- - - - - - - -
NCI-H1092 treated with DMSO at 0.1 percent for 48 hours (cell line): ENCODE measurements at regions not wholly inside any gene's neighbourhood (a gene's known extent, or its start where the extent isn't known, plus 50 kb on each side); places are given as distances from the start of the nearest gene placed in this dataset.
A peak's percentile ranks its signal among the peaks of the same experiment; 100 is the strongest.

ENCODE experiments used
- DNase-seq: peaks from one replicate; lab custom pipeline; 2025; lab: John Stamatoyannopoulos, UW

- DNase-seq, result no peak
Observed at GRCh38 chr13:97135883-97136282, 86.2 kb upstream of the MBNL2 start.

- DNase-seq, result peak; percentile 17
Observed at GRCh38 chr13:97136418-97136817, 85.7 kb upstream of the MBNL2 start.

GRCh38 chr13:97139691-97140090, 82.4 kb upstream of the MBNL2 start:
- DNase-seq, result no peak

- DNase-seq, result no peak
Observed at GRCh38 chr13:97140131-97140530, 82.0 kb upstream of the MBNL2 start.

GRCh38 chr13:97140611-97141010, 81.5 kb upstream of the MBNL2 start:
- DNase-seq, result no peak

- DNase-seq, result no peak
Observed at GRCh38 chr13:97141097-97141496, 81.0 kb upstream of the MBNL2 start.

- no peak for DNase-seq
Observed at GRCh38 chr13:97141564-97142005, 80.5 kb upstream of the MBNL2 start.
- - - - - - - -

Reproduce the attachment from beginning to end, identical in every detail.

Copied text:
NCI-H1092 treated with DMSO at 0.1 percent for 48 hours (cell line): ENCODE measurements at regions not wholly inside any gene's neighbourhood (a gene's known extent, or its start where the extent isn't known, plus 50 kb on each side); places are given as distances from the start of the nearest gene placed in this dataset.
A peak's percentile ranks its signal among the peaks of the same experiment; 100 is the strongest.

ENCODE experiments used
- DNase-seq: peaks from one replicate; lab custom pipeline; 2025; lab: John Stamatoyannopoulos, UW

- DNase-seq, result no peak
Observed at GRCh38 chr13:97135883-97136282, 86.2 kb upstream of the MBNL2 start.

- DNase-seq, result peak; percentile 17
Observed at GRCh38 chr13:97136418-97136817, 85.7 kb upstream of the MBNL2 start.

GRCh38 chr13:97139691-97140090, 82.4 kb upstream of the MBNL2 start:
- DNase-seq, result no peak

- DNase-seq, result no peak
Observed at GRCh38 chr13:97140131-97140530, 82.0 kb upstream of the MBNL2 start.

GRCh38 chr13:97140611-97141010, 81.5 kb upstream of the MBNL2 start:
- DNase-seq, result no peak

- DNase-seq, result no peak
Observed at GRCh38 chr13:97141097-97141496, 81.0 kb upstream of the MBNL2 start.

- no peak for DNase-seq
Observed at GRCh38 chr13:97141564-97142005, 80.5 kb upstream of the MBNL2 start.